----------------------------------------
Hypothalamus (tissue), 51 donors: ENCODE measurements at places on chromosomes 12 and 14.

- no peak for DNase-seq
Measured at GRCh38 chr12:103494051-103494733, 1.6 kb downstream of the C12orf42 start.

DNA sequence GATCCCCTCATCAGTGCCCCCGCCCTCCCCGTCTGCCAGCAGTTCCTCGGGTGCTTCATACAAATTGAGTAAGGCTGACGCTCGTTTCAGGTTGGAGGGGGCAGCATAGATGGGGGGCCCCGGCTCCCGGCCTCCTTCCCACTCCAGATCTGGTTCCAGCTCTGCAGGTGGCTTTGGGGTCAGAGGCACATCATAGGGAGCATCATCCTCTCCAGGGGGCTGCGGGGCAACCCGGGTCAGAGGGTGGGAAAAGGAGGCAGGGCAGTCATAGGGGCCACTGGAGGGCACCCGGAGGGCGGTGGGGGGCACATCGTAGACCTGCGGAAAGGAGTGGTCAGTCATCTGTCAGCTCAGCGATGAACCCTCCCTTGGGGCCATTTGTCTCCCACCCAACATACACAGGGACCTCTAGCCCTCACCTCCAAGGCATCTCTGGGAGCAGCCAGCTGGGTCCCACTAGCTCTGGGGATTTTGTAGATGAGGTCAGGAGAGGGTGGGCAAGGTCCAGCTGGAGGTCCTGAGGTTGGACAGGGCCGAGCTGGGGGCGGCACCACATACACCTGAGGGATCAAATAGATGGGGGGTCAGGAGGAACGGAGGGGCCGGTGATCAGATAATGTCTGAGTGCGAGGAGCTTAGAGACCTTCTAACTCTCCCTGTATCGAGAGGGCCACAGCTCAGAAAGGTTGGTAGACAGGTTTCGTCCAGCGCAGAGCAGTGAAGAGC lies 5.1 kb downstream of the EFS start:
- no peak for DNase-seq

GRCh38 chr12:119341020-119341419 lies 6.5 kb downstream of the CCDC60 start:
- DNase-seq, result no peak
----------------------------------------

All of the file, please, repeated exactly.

Hypothalamus (tissue), 51 donors: ENCODE measurements at places on chromosomes 12 and 14.

- no peak for DNase-seq
Measured at GRCh38 chr12:103494051-103494733, 1.6 kb downstream of the C12orf42 start.

DNA sequence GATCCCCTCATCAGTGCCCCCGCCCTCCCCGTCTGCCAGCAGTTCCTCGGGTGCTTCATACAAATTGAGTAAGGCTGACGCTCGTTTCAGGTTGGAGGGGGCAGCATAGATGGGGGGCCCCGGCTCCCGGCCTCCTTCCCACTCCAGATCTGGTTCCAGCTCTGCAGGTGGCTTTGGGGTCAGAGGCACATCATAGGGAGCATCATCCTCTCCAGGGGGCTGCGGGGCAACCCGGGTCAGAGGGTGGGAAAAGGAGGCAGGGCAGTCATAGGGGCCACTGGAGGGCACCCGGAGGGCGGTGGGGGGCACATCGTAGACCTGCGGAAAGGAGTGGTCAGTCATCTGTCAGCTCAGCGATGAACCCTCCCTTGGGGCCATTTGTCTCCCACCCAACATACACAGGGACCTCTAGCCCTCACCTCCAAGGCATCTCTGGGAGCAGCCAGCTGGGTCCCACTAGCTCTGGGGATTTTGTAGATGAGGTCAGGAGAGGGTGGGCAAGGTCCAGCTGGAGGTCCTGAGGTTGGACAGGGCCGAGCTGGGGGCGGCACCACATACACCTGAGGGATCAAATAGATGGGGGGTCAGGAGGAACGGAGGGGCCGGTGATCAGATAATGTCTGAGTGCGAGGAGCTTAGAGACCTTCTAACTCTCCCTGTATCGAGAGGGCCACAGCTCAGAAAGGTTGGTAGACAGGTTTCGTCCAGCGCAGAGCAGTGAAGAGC lies 5.1 kb downstream of the EFS start:
- no peak for DNase-seq

GRCh38 chr12:119341020-119341419 lies 6.5 kb downstream of the CCDC60 start:
- DNase-seq, result no peak